Some challenges in current DataPortability trends

February 11, 2008

In the last couple of weeks there have been a number of very positive steps forward for Data Portability in general and the DataPortability Project specifically.

These include wins by the OpenID Foundation, the IC report, the DataPortability Report and others.

A couple of trends, though, are causing me a little concern and may require a slight course correction before they spin out of control and fragment, rather than standardize, the ecosystem.

1. Tightly coupled OpenID Implementations

On Plaxo right now there is a ‘Sign in with YahooID’ button. This is effectively an OpenID login mechanism, except to remove the user experience complexity of OpenID, Plaxo has worked with Yahoo to make it easier by creating a direct relationship.

This seems antithetical to the promise of OpenID and could ultimately create another mess of tightly coupled vendor relationships that defeat the purpose of a single sign-on identity that any provider can provide and consume.

A more long term solution must be to improve the generic OpenID user experience or devise an education campaign to help users learn the new login process.

2. Google’s Social Graph API

While revealing an enormous usefulness in the existing XFN and FOAF data out on the web, Google’s Social Graph API also reveals a weakness in current XFN and FOAF implementations. Many users are not aware when XFN data is included around URLs they enter, much less when the URLs are marked as rel=me.

For example when Twitter asked me for my homepage, I didn’t understand that I was asserting a semantic link from Twitter to my blog that Google would later document and carve into stone as part of its implicit global social network in the sky.

As it stands, there is a real concern for user backlash as these APIs start being implemented and users find themselves presented with eerily accurate information about themselves magically appearing on websites without their ‘consent’.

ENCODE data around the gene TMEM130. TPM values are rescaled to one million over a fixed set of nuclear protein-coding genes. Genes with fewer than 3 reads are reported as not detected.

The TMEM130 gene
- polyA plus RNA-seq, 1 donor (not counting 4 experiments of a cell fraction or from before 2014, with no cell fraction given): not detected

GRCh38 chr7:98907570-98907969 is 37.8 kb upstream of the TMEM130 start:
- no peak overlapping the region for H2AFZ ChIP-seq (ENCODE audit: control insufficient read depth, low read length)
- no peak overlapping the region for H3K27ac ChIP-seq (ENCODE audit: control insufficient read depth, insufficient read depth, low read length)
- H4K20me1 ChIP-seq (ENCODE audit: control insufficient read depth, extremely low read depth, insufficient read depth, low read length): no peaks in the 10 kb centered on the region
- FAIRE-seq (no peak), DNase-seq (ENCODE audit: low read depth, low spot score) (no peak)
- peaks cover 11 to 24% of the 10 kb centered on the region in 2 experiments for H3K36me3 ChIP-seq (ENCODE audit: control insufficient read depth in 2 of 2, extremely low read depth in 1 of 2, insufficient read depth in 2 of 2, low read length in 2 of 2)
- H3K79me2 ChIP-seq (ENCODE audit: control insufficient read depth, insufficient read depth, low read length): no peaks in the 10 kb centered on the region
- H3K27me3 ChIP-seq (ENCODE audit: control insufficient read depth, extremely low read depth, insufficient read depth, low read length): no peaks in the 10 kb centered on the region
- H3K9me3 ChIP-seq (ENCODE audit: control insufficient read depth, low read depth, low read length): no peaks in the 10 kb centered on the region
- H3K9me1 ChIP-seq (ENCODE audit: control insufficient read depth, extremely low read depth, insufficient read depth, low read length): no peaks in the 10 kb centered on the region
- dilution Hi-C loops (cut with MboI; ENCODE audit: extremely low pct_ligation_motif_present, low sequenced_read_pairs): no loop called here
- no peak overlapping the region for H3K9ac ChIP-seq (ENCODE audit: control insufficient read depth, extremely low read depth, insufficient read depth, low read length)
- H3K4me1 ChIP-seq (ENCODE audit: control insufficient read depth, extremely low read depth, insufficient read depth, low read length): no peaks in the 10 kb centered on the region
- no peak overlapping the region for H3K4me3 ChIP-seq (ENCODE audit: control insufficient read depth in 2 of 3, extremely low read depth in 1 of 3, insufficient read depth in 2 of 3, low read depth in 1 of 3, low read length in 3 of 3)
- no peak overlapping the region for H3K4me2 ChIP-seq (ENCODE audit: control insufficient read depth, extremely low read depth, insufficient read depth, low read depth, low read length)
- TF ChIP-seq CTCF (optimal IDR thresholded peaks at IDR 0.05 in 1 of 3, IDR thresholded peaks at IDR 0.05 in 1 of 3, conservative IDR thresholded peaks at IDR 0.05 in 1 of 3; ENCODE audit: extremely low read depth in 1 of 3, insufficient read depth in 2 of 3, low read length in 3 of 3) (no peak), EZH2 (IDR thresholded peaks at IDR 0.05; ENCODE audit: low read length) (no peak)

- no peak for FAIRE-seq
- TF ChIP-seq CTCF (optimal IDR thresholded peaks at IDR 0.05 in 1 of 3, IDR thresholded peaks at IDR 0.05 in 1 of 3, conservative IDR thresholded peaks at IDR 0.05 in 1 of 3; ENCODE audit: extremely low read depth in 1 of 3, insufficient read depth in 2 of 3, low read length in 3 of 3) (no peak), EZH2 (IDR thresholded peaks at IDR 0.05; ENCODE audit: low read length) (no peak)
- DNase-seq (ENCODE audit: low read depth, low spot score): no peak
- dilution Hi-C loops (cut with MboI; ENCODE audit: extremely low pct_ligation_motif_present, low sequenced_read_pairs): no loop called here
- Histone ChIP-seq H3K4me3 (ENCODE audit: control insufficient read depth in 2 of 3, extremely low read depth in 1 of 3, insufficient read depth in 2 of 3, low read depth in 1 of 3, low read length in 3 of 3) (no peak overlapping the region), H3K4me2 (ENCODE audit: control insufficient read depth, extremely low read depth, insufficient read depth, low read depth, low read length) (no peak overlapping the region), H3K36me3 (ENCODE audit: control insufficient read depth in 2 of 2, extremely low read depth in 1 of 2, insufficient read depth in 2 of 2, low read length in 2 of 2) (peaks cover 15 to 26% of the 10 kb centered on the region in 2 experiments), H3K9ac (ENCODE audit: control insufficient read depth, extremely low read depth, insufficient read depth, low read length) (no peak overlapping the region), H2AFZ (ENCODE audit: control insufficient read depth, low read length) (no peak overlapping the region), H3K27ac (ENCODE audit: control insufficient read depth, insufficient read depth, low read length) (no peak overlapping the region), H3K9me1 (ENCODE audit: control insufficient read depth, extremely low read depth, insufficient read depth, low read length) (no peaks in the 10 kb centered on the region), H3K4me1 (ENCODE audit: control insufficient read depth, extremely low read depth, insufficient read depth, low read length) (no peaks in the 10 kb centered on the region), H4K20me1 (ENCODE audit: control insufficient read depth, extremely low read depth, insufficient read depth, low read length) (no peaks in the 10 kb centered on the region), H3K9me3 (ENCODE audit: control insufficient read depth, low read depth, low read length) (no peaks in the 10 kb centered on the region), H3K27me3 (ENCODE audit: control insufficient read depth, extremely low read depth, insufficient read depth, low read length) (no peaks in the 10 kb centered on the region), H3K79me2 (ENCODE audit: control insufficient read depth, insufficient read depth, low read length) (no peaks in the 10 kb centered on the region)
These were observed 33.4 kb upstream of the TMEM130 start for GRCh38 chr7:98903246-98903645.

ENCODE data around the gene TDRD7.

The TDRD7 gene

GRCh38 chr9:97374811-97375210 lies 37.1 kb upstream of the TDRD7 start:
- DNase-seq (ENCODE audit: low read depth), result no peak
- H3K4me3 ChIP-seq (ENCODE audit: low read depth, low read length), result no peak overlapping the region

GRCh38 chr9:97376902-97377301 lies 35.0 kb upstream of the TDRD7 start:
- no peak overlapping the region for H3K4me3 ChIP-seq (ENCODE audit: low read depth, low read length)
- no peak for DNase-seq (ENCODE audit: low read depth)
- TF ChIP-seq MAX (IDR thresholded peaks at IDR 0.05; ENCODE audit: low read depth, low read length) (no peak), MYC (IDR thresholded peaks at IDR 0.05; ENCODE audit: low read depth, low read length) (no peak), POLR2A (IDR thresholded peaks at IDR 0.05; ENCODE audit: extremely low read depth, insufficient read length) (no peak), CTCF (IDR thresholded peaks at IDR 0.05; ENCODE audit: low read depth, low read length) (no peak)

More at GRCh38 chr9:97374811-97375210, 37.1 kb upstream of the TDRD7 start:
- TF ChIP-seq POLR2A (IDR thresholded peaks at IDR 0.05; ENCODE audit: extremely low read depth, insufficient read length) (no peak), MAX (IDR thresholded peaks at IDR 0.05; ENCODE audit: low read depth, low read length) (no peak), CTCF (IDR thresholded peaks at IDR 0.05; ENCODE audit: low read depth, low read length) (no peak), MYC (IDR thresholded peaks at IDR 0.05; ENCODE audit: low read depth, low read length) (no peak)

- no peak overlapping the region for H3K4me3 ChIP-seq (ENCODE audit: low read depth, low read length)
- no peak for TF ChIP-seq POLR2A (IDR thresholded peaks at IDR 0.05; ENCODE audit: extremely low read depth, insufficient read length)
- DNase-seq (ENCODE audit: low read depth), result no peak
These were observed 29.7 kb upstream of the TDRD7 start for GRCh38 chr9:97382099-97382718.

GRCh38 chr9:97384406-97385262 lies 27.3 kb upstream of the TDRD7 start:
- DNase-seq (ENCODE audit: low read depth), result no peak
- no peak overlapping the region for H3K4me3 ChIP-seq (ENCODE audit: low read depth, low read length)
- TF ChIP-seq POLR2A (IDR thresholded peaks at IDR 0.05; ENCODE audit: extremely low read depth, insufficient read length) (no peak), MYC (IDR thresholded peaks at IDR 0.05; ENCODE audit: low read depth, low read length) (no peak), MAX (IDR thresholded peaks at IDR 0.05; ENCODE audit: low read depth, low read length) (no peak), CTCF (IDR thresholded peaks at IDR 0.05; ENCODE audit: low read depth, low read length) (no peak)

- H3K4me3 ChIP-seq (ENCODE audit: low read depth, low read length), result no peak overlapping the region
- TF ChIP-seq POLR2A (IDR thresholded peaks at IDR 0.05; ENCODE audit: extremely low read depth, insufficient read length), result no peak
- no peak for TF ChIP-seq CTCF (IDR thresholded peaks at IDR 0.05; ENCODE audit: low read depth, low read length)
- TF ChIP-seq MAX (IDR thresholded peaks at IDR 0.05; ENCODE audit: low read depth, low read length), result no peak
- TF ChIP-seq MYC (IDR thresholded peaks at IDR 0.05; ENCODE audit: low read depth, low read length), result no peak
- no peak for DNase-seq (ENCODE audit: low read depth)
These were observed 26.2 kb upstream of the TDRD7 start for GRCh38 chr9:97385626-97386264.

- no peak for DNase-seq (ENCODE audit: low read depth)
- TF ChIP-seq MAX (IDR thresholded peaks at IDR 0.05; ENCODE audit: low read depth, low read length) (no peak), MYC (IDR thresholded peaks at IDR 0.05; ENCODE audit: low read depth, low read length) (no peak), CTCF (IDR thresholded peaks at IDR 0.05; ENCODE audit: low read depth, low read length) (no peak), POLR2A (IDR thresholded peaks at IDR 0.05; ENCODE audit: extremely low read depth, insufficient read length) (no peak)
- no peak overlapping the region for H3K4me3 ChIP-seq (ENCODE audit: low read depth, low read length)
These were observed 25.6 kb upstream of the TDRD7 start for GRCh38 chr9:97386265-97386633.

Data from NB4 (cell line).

Some sort of best practice text and/or iconography is required around fields that will be marked up with XFN – particularly if rel=me will be used to that users can make informed decisions about the type of data they provide and how it might be used. Perhaps even an opt out checkbox is appropriate.

This is probably a job for the Microformat community to dig into and solve. They should probably solve it quickly though.

3. OpenSocial++

As OpenSocial implementations role out, it’s becoming clear that there is no such thing as a pure OpenSocial container. Each container includes proprietary APIs and extensions that widget developers may choose to use.

Presumably these exist to differentiate each network and encourage developers to write enhanced apps for the environment.

The problem, though, is that developers need to write defensively for each custom API leading us to a place similar to browser compatibility hell. App developers will need to write and test their apps across every Container and will either have to hard code support for special APIs or keep their apps generic and ordinary.

Is this sustainable? Is there a better way?

If OpenSocial is going to be the Write Once, Deploy Many model for widgets, then the OpenSocial team at Google need to find a way to address this concern quickly.

4 Responses to “Some challenges in current DataPortability trends”

  1. Nick Lothian Says: